When Terry Schneider started working with Minnesotans with serious mental illness more than 40 years ago, people were typically boarded in big facilities that often housed dozens of other people.
He saw an unmet need. And in what would become the recurring theme of his career, he jumped at the challenge to fill it.
"Terry wasn't afraid to work with folks that had a lot of barriers, people who had really significant struggles," said Brooke Schultz, who worked with him for 20 years. While other agencies might be concerned about serving such clients, she said Schneider's approach was always, "People with mental illness can change, recovery is possible. Let's take a look at what a person can do, and then surround them with the supports that they need to be successful."
He started opening small residential treatment facilities in the 1980s, offering services that allowed people to live as independently as possible. In the decades that followed, those who worked with him said he was at the forefront of trying to fill critical holes in Minnesota's mental health system.
Schneider, of Edina, died Dec. 27 of complications from heart surgery. He was 68.
He was a mentor and influence for hundreds of people working in mental health in Minnesota, said Ellie Skelton, who runs Touchstone Mental Health and worked for Schneider early in her career. Skelton said she was inspired by Schneider's efforts to push the state and county to bring needed services, noting that he had a high risk tolerance and always sought "out-of-the-box ideas" to help people few others would.
Schneider opened several residential treatment programs, including ReEntry House in Minneapolis and Carlson Drake House in Bloomington. He and his business partner, Tom Paul, created an organization in 1986 now known as RADIAS Health. The nonprofit has about 450 employees and serves more than 9,000 people each year.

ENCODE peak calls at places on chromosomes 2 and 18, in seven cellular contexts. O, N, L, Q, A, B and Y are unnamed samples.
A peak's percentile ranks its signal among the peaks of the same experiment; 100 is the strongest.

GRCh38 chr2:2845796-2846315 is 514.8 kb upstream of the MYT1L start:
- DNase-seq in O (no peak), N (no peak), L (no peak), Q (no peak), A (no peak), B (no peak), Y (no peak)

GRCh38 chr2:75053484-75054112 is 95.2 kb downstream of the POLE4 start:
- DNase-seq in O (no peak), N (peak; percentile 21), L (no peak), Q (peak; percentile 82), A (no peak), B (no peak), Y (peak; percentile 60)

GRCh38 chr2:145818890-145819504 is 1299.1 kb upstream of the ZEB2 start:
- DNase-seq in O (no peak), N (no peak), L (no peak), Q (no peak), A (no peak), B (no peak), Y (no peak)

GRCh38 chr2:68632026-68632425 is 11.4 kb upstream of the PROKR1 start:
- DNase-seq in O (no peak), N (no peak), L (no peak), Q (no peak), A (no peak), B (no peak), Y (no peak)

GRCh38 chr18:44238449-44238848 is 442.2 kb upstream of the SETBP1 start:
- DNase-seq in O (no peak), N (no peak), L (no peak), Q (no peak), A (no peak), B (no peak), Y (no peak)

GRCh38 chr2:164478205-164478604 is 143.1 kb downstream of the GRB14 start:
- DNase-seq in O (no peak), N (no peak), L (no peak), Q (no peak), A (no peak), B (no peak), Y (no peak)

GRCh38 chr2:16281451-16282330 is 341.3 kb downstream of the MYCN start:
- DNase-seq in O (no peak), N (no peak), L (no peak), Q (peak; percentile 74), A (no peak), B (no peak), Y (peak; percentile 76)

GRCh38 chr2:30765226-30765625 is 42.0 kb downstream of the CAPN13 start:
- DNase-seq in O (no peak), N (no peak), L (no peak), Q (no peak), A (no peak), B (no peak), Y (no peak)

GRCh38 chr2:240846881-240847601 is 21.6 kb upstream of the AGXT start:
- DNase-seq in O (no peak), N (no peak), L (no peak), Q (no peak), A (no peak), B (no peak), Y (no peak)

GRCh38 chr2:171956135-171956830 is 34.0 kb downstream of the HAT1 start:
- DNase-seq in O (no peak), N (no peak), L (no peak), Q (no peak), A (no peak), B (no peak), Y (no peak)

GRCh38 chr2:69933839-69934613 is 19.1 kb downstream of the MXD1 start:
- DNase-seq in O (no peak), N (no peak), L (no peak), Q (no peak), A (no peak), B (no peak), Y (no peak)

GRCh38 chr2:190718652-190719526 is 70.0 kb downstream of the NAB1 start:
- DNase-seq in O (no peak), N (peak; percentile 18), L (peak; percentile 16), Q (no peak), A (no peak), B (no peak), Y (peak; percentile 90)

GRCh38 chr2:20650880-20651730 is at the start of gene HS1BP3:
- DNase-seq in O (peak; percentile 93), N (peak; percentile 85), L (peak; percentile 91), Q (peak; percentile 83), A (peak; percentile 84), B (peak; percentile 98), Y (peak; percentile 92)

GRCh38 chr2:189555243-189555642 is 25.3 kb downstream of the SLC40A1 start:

RADIAS runs a homeless outreach program, does case management and offers early intervention for people after their first episode of psychosis. It has clinics that provide individual and group therapy and numerous four-person residential support homes with 24/7 staff. The organization operates one of the state's only Forensic Assertive Community Treatment teams, where a group of professionals serve people with serious and persistent mental illness who have been incarcerated.
Schneider was on call at all hours, including birthdays and holidays, said his daughter, Maggie Schneider Huston, who said his work ethic stemmed from growing up on a farm in New Ulm, one of the oldest boys in a family of nine children.
Schneider's father made it clear he could work with his back or with his mind, she said, and after two major farm accidents — Schneider was gored by a bull and fell off a grain elevator — he chose his mind. At career day in high school, he heard he could get paid $50 an hour to listen to people talk. That set him on the path to become a clinical psychologist, his daughter said, and he was later drawn to serving those who were mentally ill and dangerous because he saw he could make a big impact and viewed it as "a bad shake of the dice that these people get so sick."
He was shaped by an upbringing that was "very German, very disciplined, very stoic," she said. Colleagues called him a man of few words. But family and co-workers also described him as gentle and funny. He loved kids and when an employee brought a baby to the office, he had to hold it.
He started every day with 50 pushups and needed a daily quota of two oatmeal cookies to satisfy his sweet tooth. He was also a pilot.
"He would go up in the air and leave all of the troubles behind," Schneider Huston said.
His wife, Kate Donnelly Schneider, died just a couple months before him. They are survived by three children, Chuck Schneider, of Concord, Calif., Maggie Schneider Huston of Roswell, Ga., and Betsy Schneider, of Edina, and three grandchildren.